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Iraq suspends working hours amid heavy rainfall due to the effects of the climate crisis

Iraqis make their way on a horse cart through a flooded street after heavy rain fell in Baghdad, Iraq, 20 November 2013.
Iraqis make their way on a horse cart through a flooded street after heavy rain fell in Baghdad, Iraq, 20 November 2013. Copyright Karim Kadim/AP
Copyright Karim Kadim/AP
By Euronews with AP
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Government office operations have been halted in Iraq amid flooding due to the effects of the climate crisis.

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Iraq suspended government office operations on Monday due to heavy rainfall and bad weather conditions.

Torrential downpours accompanied by strong windstorms and floods caused significant damage in the provinces of Baghdad, Anbar, Najaf, Diwaniyah and Wasit on Sunday. 

On Monday, the country's Prime Minister Mohammed Shia’ al-Sudani directed the suspension of working hours in all provinces.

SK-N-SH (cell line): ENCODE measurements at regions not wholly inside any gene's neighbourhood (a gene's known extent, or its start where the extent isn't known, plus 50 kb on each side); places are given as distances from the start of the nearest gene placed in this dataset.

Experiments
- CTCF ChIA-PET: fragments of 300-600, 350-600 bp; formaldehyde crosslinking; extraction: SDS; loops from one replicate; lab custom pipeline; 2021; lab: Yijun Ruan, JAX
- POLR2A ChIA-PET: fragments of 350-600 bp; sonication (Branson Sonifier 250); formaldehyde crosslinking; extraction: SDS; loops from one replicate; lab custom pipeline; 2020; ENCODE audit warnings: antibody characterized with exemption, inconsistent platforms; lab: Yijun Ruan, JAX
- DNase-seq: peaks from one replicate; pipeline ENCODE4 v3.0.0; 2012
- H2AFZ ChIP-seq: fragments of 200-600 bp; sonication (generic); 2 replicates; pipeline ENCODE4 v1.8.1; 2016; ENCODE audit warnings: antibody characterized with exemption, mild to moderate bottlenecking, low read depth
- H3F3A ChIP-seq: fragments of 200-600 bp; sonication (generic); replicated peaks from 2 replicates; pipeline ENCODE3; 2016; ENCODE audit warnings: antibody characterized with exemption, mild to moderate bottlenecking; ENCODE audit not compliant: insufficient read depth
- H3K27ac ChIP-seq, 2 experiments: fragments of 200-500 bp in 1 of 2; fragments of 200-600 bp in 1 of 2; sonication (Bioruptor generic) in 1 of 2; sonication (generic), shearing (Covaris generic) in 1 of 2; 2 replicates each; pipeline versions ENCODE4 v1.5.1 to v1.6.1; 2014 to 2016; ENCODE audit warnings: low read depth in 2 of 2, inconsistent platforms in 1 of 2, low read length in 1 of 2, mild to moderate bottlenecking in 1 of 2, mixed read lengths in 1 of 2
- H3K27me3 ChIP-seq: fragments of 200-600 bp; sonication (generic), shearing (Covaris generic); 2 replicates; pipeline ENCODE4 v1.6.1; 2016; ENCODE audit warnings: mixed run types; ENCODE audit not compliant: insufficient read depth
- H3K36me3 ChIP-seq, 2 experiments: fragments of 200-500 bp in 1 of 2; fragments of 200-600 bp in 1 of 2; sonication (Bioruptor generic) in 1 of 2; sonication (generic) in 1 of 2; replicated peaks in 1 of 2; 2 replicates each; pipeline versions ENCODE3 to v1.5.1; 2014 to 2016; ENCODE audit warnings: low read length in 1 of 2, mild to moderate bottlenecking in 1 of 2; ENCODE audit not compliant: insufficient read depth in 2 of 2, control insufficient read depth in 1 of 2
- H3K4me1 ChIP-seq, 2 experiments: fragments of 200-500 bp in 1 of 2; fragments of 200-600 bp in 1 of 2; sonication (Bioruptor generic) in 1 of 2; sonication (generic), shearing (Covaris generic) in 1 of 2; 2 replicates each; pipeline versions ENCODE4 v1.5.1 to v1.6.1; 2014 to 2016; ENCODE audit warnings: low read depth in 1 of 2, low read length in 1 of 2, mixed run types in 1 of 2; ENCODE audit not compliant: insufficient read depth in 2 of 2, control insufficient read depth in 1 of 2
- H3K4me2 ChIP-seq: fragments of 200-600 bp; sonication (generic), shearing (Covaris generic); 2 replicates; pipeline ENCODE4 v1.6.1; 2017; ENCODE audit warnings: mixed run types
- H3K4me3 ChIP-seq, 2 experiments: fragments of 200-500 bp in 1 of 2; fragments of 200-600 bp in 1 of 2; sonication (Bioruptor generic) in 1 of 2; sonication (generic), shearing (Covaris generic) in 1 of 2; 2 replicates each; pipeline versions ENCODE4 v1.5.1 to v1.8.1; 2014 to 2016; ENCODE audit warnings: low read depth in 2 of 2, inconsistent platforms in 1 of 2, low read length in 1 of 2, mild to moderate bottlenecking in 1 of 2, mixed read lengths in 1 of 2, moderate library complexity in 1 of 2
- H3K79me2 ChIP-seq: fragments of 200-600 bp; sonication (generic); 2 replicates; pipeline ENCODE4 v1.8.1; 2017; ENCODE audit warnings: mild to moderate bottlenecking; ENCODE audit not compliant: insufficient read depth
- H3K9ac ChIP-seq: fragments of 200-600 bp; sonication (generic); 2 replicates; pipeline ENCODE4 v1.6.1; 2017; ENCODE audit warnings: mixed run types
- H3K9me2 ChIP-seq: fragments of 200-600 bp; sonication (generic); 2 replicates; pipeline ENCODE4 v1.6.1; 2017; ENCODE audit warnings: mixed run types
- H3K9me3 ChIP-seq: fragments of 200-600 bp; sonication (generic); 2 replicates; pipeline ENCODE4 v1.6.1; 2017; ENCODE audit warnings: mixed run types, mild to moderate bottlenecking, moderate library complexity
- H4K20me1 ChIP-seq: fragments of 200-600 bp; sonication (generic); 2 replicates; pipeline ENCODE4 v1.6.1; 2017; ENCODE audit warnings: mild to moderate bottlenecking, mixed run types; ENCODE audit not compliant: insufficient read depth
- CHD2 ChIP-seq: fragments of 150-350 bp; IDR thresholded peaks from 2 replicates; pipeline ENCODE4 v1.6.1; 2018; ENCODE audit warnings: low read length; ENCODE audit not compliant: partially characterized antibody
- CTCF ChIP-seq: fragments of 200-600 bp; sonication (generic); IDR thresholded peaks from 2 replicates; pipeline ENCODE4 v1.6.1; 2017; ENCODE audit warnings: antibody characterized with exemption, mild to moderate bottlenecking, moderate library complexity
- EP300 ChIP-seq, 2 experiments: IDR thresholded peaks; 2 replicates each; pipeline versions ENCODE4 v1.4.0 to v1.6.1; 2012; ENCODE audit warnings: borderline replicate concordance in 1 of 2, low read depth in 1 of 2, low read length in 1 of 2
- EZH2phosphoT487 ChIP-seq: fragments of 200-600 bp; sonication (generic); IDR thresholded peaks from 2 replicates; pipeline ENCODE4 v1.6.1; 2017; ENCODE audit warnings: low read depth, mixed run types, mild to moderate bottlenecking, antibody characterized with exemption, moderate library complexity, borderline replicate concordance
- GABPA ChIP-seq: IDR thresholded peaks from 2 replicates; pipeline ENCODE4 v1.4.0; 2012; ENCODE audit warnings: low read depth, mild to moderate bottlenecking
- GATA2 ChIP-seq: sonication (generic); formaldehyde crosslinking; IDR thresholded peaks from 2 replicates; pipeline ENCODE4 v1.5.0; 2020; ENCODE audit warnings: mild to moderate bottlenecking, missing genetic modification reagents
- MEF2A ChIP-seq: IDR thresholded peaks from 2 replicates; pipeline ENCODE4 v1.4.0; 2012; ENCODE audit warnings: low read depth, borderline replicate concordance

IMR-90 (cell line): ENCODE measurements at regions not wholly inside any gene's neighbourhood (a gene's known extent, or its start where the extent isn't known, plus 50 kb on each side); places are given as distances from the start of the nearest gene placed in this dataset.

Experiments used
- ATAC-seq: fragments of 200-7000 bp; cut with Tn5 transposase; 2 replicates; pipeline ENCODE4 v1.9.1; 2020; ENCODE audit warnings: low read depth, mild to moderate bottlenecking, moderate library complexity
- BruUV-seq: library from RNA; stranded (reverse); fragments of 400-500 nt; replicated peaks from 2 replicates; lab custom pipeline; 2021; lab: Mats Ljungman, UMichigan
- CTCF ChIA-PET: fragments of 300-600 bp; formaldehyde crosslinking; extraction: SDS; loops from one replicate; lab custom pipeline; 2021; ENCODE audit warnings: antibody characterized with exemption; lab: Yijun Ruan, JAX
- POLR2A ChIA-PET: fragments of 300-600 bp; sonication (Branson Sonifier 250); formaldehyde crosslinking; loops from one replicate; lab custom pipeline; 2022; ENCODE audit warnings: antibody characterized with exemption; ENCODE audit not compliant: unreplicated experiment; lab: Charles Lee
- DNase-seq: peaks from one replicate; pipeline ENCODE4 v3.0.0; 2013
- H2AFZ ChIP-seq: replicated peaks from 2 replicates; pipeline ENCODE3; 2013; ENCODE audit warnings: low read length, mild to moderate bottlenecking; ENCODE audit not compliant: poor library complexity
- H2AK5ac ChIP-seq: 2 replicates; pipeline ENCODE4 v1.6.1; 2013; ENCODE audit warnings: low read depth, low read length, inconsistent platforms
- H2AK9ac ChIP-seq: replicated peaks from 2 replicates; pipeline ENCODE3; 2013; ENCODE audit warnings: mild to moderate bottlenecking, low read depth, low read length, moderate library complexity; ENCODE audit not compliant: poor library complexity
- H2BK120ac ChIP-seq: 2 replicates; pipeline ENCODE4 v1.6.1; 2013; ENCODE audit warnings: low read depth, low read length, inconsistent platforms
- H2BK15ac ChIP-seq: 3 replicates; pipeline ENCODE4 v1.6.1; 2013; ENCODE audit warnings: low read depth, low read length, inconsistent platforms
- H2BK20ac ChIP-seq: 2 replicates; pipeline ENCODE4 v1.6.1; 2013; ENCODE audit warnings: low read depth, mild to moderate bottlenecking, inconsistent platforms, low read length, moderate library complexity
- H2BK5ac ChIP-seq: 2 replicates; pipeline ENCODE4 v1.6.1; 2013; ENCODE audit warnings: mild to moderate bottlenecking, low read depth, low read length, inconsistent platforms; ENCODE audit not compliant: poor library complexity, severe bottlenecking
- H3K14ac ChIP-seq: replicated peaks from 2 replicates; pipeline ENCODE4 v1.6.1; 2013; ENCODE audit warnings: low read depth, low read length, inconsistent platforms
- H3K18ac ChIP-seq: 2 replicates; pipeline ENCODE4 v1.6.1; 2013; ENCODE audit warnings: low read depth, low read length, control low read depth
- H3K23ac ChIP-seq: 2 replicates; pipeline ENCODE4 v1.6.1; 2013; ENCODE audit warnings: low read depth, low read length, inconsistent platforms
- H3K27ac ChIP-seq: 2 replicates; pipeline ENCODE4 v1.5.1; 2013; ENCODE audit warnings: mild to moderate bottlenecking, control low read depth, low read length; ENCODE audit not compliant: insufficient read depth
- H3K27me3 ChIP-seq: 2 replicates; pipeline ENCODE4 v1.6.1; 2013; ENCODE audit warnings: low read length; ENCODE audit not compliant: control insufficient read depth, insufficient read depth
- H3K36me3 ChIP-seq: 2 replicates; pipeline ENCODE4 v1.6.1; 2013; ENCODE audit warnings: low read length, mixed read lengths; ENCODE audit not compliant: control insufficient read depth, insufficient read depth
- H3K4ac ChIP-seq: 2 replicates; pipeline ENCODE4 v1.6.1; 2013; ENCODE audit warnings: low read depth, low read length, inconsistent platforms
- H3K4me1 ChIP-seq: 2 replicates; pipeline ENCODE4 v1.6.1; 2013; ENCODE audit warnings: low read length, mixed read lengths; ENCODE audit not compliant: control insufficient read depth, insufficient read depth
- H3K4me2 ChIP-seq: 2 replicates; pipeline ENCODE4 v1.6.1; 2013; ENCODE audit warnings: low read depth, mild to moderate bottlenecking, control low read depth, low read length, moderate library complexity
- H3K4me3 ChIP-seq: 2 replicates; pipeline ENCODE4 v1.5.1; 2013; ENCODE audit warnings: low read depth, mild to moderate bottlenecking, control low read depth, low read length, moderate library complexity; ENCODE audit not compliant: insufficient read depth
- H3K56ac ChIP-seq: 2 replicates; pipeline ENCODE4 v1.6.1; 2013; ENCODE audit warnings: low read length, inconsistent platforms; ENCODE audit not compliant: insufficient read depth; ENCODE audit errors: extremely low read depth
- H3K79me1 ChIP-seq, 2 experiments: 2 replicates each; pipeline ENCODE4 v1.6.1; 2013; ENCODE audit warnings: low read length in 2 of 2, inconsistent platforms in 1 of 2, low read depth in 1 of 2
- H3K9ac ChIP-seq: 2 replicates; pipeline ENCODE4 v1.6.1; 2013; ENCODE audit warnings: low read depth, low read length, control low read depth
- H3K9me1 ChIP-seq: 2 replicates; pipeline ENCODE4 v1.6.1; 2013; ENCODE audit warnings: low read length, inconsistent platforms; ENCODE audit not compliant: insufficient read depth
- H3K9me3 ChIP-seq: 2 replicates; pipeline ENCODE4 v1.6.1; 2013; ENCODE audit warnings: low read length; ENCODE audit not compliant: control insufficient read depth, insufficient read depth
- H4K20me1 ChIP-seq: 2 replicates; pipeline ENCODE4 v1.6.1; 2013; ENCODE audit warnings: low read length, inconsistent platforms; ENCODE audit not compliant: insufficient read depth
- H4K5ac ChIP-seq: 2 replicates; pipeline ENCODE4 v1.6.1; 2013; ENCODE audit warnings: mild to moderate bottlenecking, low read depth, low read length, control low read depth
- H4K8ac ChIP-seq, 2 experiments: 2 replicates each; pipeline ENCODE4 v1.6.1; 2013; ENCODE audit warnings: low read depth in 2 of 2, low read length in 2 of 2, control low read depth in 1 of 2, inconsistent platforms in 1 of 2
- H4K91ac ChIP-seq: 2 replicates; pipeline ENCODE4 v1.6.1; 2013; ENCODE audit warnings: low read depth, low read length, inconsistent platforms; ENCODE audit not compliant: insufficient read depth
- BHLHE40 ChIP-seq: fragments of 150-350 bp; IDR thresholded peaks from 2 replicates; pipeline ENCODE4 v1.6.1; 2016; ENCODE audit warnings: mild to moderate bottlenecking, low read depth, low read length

Some schools were also closed due to the weather.

How bad is the flooding in Iraq?

Iraq has been hit with monsoon rains, causing flooding in some areas.

Water levels rose in many of the provinces, including Najaf, where water swept into houses and cars, shops and workplaces were submerged. 

Several families were forced to leave their homes due to the unexpected downpour in the worst hit neighbourhood. The historic Great Mosque of Kufa and the Najaf International Airport were also affected.

The suspension of working hours excludes security and service intuitions, according to a statement from the Iraqi government’s general secretariat. 

No casualties have been reported. 

How is climate change impacting Iraq?

Iraq is the fifth-most vulnerable nation in the world to the effects of climate change, including water and food insecurity.

Over the last 40 years, water flows from the Euphrates and Tigris, which provide up to 98 per cent of the country's surface water, have decreased by 30 to 40 per cent, according to the UN. 

Last year, low rainfall levels and high temperatures caused by climate change depleted water supplies across the country. 

Much of Iraq’s agricultural lands depend on irrigation, but dams and reservoirs were at record-low levels in the summer of 2021. Seawater is pushing into southern lands due to low river water levels. Resulting soil salinity is threatening agriculture.

Iraq's historic marshlands in the south are also drying up, while temperatures are soaring. The southern city of Basra recorded nearly 54°C in 2021.

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